It is estimated that food wasted by the US and Europe could feed the world three times over. Food waste contributes to excess consumption of freshwater and fossil fuels which, along with methane and CO2 emissions from decomposing food, impacts global climate change. Every tonne of food waste prevented has the potential to save 4.2 tonnes of CO2 equivalent. If we all stop wasting food that could have been eaten, the CO2 impact would be the equivalent of taking one in four cars off the road.
In the US, a report in Plos One at the end of last year found that per capita food waste has progressively increased by 50 percent since 1974 reaching more than 1400 calories per person per day or 150 trillion calories per year. Food waste now accounts for more than one quarter of the total freshwater consumption and 300 million barrels of oil per year.
The study funded by the National Institute of Diabetes and Digestive and Kidney Diseases - The Progressive Increase of Food Waste in America and Its Environmental Impact, found that 40 percent of all the food produced in the US is thrown out.
According to the CDC, Americans consume about 2600 calories a day on average. Based on that estimate, 1400 calories is roughly a meal and a half of food wasted every day (or a Big Mac meal with a large Coke).
The amount of food waste generated in the US is huge. It is the third largest waste stream after paper and yard waste. In 2008, about 12.7 percent of the total municipal solid waste (MSW) generated in America was food scraps. Less than three percent of that 32 million tonnes was recovered and recycled. The rest - 31 million tonnes - was thrown away into landfills or incinerators, according to the Environmental Protection Agency.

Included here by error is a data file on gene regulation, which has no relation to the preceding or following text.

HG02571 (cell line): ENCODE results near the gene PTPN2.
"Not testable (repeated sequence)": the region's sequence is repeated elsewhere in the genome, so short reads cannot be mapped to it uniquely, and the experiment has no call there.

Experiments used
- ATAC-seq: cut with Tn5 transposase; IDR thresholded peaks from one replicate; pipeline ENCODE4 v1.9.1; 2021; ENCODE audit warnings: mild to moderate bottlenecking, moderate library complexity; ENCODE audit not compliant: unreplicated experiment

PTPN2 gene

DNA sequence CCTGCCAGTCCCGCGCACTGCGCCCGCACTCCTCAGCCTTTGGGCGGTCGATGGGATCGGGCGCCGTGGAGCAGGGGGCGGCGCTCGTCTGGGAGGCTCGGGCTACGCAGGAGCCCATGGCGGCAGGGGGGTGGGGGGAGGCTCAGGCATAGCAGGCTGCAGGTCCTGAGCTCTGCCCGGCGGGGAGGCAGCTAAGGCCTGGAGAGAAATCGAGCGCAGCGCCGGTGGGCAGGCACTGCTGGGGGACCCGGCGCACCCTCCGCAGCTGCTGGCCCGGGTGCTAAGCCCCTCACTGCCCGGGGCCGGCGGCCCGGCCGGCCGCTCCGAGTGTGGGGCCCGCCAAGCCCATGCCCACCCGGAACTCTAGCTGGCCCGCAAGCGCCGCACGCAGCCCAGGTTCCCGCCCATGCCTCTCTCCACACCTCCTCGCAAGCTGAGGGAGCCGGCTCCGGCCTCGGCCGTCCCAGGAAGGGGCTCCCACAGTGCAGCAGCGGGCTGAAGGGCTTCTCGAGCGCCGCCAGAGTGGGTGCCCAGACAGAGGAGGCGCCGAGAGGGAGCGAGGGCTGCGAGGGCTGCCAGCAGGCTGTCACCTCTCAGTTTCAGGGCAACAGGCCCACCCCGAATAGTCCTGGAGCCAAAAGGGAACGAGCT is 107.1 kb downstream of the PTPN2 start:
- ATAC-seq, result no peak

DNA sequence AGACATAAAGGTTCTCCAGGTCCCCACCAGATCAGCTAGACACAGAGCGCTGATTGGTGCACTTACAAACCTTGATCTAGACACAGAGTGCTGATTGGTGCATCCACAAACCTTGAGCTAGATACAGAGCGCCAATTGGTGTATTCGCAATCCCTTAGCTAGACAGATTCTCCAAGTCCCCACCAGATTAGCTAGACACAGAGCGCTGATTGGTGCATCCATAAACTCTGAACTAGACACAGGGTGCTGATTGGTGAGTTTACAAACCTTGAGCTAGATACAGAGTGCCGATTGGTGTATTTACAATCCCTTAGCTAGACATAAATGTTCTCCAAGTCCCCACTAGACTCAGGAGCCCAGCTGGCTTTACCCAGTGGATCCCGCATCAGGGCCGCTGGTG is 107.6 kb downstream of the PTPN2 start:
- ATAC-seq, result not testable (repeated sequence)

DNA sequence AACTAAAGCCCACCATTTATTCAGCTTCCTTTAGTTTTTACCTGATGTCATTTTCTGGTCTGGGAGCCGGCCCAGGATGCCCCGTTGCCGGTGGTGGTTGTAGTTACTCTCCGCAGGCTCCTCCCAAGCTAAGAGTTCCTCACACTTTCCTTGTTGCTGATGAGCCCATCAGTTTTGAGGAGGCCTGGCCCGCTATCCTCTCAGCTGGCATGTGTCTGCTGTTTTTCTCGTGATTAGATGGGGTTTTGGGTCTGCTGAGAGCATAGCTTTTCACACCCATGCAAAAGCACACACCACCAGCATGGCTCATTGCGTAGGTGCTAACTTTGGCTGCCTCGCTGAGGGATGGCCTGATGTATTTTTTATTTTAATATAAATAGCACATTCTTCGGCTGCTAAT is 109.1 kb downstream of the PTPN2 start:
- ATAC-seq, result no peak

Over in the UK, things don't fair much better. Each year, 8.3 million tonnes of food is thrown away by households in the UK. This equates to a mountain of leftovers, enough to fill 4700 Olympic-sized swimming pools, says the government's anti-waste arm, Wrap. Of this food, 5.3 million tonnes could have been eaten.
Reducing food waste is a major issue and not just about good food going to waste; wasting food costs the average family with children GBP£680 a year and has serious environmental implications too.
Survey on food
A new survey in the UK by the business intelligence company, Retail Active has found that fruit, salad and vegetables are the most wasted items in the weekly shopping basket, with bananas being the most wasted item, closely followed by fresh milk.
The data found that people who live cities generally waste the most food but the worst culprits are city-dwelling single men, aged between 25 and 35, who waste food worth an average of GBP£17.43 a month.
Retail Active, says the South East of England has the highest food waste tally, second is the North West and the area with the least wastage is Scotland.
It says a family of four throws away an average of GBP£15.70 worth of food every month but people aged over 57 are the least wasteful, throwing away an average of just GBP£3.36 per month, the British paper The Telegraph reports.
Also high on the wastage list was fresh meat and uneaten prepared food. Tinned food is the least wasted.
Retail Actives used a representative sample of 2000 people, to find nearly three quarters of the responders said they believed their food waste had little or no consequence for the environment. Forty percent actually think food waste is good for the economy because it keeps production moving. Seventy seven percent said they do not consider the impact on the global environment when buying food.
The main reasons for food waste were identified as poor planning, busy lifestyles, bad habits, laziness and too large portion sizes for both ready to eat and prepared food.
Only six percent of the purchasers polled checked sell-by dates but of those that did, the vast majority, 92 percent, chose food from the rear of the shelf to get maximum food freshness.
Food wastage is an issue all around the world, not just in the US and the UK.
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